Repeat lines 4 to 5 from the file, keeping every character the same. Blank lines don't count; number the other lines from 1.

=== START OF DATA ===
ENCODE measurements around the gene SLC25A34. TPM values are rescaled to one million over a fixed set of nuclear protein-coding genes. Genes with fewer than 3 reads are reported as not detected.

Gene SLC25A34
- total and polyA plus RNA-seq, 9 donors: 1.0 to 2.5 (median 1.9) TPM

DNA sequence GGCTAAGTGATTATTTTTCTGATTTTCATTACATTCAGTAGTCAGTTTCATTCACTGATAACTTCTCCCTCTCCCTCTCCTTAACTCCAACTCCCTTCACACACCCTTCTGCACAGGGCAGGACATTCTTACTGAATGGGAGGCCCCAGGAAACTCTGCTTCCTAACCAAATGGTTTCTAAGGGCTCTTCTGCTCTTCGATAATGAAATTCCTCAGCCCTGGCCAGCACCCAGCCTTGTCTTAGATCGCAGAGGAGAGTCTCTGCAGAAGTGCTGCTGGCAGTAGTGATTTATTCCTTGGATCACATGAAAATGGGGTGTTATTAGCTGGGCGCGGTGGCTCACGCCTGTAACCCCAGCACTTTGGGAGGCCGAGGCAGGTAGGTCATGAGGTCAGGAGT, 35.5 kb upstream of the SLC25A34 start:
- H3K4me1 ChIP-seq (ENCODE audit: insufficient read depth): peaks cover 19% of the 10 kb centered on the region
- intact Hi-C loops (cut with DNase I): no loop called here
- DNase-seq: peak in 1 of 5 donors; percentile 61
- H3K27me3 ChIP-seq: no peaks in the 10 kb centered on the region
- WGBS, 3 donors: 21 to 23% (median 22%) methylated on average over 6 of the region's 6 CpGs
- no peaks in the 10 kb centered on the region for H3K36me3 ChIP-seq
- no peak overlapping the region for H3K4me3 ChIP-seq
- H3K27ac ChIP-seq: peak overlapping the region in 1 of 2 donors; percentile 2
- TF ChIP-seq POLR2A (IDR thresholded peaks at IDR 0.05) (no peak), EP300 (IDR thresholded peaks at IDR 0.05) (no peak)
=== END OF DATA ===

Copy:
DNA sequence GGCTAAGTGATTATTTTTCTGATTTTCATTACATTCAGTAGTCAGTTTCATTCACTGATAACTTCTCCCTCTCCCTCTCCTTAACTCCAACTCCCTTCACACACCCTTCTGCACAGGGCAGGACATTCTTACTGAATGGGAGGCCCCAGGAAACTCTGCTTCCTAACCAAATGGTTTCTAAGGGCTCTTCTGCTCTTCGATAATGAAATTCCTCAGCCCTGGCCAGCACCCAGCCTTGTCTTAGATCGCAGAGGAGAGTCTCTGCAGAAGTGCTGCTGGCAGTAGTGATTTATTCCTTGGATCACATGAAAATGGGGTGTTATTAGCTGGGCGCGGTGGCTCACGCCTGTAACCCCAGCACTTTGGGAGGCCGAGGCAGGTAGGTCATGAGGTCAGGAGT, 35.5 kb upstream of the SLC25A34 start:
- H3K4me1 ChIP-seq (ENCODE audit: insufficient read depth): peaks cover 19% of the 10 kb centered on the region